7 Benefits of Using a Lactation Aid (and why tubes trump bottles)

Last week, a wonderfully dedicated family pregnant with their first baby came to see me. The mother was worried about her upcoming birth and breastfeeding journey. Just a few years before our visit, she had a breast reduction because of her chronic back pain. The pain was resolved but she realized that it could affect her chances to make milk for her baby. She was worried that by introducing bottles her baby would have a harder time breastfeeding.

Breast reductions, poor growth of breast tissue, early trauma, or hormonal and thyroid challenges can caused decreased milk supply. A poor latch, tongue tie, swaddling, pacifiers, or unhelpful rules like timing and scheduling feeds can decrease it as well.

Our visit started with some basic education around getting the very best start possible. From the birth experience to early and unlimited skin to skin contact, to feeding on demand and how to tell if the baby is getting enough milk. After this typical prenatal information, I introduced an essential tool for any new family who may need to supplement: the lactation aid. Sometimes called a supplementary nursing system (SNS), or “the tube” by many breastfeeding parents, this little system of supplementing milk allows for exclusive at-the-breastfeeding while supplementing.

Here’s the top 7 benefits of using a lactation aid:

  1. The baby learns to breastfeed, by breastfeeding.
  2. The tube at the breast alleviates the possibility of the baby developing a preference for the fast flow of the bottle. Often this fast flow leads baby away from breastfeeding and towards more bottle-feeding.
  3. The baby gets all the milk they need at the breast and with little worry that they wont get enough milk if not latching and feeding well.
  4. It allows the baby to drink well at the breast which increases the signal for more milk from the mother. This signal then increases the mothers milk supply all in one step.
  5. Mothers enjoy the time freed up by feeding at the breast and adding “the tube” when needed. It’s much easier than the routine of breastfeeding, bottle feeding, pumping, and washing the equipment. That’s like doing the work of feeding three separate times!
  6. Offers the baby consistent flow. Consistent flow turns around breast refusal, fussiness at the breast, and even encourages babies who have never latched on.
  7. It preserves the physical aspects of breastfeeding that have nothing to do with milk. The action of breastfeeding develops palate shape, the architecture of the airway, better dentition, and better moulding of the jaw, which bottle feeding negatively influences.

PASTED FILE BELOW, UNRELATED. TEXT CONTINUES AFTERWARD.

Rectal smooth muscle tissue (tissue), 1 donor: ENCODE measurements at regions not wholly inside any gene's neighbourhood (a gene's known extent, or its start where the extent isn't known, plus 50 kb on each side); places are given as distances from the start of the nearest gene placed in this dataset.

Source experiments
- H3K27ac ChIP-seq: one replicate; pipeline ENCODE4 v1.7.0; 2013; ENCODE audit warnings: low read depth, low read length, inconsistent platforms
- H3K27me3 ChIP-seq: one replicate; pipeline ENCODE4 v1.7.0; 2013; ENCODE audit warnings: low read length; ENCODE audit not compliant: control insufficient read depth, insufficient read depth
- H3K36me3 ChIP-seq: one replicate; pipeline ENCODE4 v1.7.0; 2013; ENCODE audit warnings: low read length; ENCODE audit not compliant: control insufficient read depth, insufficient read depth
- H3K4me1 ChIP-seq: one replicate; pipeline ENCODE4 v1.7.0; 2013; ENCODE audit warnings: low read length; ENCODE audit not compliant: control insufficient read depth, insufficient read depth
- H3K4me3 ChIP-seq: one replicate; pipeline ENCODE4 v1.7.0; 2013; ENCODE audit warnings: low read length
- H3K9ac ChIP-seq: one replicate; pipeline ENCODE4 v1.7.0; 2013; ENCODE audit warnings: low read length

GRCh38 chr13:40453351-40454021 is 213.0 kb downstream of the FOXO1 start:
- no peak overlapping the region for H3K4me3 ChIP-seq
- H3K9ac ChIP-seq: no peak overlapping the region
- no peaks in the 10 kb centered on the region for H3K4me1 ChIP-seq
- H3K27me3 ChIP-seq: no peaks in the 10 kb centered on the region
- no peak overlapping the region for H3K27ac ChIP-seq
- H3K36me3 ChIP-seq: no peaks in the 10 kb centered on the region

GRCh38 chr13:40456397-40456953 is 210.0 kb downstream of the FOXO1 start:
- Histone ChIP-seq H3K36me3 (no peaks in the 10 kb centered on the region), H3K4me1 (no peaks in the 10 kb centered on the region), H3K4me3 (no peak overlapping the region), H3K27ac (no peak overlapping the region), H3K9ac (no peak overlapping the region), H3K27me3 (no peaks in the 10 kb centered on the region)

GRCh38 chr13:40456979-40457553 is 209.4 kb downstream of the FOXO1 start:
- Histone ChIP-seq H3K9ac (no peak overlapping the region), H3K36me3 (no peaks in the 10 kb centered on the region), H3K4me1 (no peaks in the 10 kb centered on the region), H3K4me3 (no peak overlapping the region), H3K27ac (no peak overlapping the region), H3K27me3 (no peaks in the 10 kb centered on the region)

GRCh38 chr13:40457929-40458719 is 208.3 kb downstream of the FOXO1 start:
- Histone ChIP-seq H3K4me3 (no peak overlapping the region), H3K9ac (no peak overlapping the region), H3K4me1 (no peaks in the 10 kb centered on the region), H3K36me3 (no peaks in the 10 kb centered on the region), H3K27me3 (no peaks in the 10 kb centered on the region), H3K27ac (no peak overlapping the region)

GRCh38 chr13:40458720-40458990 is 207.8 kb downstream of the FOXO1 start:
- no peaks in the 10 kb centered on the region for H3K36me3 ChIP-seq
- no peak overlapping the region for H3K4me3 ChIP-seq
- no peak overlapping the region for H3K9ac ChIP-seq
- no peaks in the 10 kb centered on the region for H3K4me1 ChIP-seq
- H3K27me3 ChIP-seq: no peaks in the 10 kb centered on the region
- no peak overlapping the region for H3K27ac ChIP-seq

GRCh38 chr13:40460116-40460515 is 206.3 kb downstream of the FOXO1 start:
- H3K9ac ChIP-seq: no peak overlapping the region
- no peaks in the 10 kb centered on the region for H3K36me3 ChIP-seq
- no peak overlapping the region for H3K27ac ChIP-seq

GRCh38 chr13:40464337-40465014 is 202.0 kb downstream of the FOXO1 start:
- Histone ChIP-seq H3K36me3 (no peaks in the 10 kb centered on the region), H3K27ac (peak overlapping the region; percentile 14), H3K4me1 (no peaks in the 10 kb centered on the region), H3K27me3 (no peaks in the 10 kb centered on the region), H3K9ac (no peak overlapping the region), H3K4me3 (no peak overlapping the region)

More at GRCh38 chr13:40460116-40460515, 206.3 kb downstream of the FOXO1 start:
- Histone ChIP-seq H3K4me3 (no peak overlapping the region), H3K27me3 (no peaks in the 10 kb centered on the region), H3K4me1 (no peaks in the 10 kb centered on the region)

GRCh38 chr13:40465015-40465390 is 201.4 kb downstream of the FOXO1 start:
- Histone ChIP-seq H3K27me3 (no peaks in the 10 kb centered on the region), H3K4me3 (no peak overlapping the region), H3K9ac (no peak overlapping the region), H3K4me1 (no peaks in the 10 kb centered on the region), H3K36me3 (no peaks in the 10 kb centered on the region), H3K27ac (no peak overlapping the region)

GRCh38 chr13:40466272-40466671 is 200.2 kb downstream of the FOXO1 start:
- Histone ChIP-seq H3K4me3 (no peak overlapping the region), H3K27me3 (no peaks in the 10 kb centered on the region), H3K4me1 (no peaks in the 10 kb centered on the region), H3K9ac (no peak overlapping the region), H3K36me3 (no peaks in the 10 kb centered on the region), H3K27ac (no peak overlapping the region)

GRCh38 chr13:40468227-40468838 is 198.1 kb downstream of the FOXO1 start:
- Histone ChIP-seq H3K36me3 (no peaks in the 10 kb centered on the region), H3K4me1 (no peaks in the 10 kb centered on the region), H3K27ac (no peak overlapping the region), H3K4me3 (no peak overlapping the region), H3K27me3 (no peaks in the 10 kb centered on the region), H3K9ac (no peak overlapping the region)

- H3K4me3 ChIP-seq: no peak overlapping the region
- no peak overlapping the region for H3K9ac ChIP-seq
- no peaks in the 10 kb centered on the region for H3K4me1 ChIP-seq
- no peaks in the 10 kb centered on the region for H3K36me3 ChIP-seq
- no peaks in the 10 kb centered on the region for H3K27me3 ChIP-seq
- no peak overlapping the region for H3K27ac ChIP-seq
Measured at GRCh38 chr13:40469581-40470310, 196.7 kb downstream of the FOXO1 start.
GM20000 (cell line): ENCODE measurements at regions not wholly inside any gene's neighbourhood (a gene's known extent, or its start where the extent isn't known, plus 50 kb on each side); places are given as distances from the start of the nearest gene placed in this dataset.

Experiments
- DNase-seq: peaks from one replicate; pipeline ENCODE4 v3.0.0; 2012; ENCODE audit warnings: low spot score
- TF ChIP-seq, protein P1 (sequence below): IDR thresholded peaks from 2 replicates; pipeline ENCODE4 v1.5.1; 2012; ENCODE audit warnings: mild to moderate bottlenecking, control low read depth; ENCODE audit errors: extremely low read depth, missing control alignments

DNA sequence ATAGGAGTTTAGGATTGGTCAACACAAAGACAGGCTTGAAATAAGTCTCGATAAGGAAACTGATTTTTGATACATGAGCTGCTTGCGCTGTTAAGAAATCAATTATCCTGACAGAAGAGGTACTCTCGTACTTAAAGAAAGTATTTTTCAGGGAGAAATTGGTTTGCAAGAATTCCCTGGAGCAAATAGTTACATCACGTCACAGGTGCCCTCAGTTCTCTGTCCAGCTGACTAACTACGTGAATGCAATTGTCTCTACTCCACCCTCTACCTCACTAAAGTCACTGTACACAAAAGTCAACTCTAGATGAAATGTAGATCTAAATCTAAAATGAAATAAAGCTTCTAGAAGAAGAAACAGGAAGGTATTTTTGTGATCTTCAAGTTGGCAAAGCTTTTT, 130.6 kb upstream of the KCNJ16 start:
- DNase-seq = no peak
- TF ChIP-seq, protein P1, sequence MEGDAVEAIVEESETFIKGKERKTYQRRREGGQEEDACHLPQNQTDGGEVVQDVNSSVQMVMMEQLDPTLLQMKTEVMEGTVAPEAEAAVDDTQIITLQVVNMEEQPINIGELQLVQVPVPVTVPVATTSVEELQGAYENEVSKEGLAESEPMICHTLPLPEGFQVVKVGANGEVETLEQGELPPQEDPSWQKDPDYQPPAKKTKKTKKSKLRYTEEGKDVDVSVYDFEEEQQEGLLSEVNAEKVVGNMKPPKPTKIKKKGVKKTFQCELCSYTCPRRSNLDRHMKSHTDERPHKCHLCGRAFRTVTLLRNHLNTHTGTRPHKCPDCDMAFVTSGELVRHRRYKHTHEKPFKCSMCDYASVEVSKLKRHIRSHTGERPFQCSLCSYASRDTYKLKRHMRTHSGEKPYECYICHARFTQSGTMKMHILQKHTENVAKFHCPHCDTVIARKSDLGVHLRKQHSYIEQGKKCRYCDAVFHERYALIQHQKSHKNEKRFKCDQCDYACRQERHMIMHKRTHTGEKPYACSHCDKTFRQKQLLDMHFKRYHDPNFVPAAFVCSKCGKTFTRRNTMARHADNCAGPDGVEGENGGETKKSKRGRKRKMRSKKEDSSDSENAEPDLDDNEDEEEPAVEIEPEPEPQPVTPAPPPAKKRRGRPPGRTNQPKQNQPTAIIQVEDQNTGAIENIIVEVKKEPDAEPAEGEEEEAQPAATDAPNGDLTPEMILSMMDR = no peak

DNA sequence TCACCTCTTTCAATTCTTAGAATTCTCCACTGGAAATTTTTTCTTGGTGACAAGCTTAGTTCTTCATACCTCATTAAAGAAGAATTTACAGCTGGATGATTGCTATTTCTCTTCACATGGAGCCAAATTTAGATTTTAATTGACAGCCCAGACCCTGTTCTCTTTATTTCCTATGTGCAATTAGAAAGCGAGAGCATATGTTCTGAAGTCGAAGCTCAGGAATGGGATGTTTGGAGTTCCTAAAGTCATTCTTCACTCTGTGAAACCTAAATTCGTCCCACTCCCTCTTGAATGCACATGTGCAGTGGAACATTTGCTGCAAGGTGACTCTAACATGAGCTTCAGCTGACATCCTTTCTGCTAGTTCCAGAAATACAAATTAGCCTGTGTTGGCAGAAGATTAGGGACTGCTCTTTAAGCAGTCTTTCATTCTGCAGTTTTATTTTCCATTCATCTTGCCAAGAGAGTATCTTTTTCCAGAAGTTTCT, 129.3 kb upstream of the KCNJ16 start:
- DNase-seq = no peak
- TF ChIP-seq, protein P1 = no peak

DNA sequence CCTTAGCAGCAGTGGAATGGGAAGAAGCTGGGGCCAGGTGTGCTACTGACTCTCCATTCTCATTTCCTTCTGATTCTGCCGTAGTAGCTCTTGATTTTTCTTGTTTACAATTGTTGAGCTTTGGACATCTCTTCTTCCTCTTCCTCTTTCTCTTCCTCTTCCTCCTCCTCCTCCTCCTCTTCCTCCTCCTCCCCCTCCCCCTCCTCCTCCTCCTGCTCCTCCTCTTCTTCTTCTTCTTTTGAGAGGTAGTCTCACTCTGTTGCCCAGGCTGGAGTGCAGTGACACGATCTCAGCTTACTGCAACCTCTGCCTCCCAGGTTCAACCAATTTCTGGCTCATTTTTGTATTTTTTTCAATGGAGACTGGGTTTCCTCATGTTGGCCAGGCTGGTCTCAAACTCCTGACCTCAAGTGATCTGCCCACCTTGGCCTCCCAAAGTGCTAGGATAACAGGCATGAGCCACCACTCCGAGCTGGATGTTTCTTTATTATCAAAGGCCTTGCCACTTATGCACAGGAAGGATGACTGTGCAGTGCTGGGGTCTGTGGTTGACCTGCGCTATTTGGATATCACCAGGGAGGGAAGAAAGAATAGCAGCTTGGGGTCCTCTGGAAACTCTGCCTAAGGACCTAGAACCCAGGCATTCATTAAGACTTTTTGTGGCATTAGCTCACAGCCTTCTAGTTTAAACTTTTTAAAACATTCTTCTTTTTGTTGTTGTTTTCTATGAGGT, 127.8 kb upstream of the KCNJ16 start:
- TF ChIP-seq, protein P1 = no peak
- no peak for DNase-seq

Sometimes the lactation aid can be challenging for families, so here are some easy troubleshooting scenarios. I find that most often there are simple tricks and changes that can make lactation aids work well.

  • The end of the tube should sit in a vessel of breastmilk that has a small hole in the top. Connecting the tube to a syringe becomes unmanageable for the breastfeeding parent to use alone. It can feel overwhelming holding the baby, latching the baby, maintaining the latch, adding the tube, and holding the syringe. If the baby tries to suck through the tube with syringe attached, the suctions can be too slow and difficult for the baby to tolerate. With the tube in a more-open vessel, baby can drink more easily.
  • The lactation aid should sit just above the corner of the baby’s mouth, where the lip can seal around it. If the tube is in the corner of the mouth, there may not be a complete seal to draw milk up well.
  • You can add the lactation aid sooner than expected, if waiting too long leads to an upset and fussy baby. It’s better to place it well while the baby is still happy at the breast. This way baby will continue to get mother’s milk and the milk in the tube.

This family left our visit feeling confident that they will have a great chance of breastfeeding their baby, which may look different from what they originally imagined. They would do everything to get the best start possible and arrange for an IBCLC visit in the first days of life to help with their breastfeeding goals. Now understanding all the benefits of feeding their baby at the breast, with help from the lactation aid, this family is motivated to try something new and give their baby the best start possible.

 

Ashley Pickett, IBCLC

 

 

Ashley Pickett is a private practice lactation consultant, doula, and parent educator living and working in Oakville, Ontario. She helps families reach their parenting goals while meeting their babies’ needs. Check out her website at www.ashleypickett.com.

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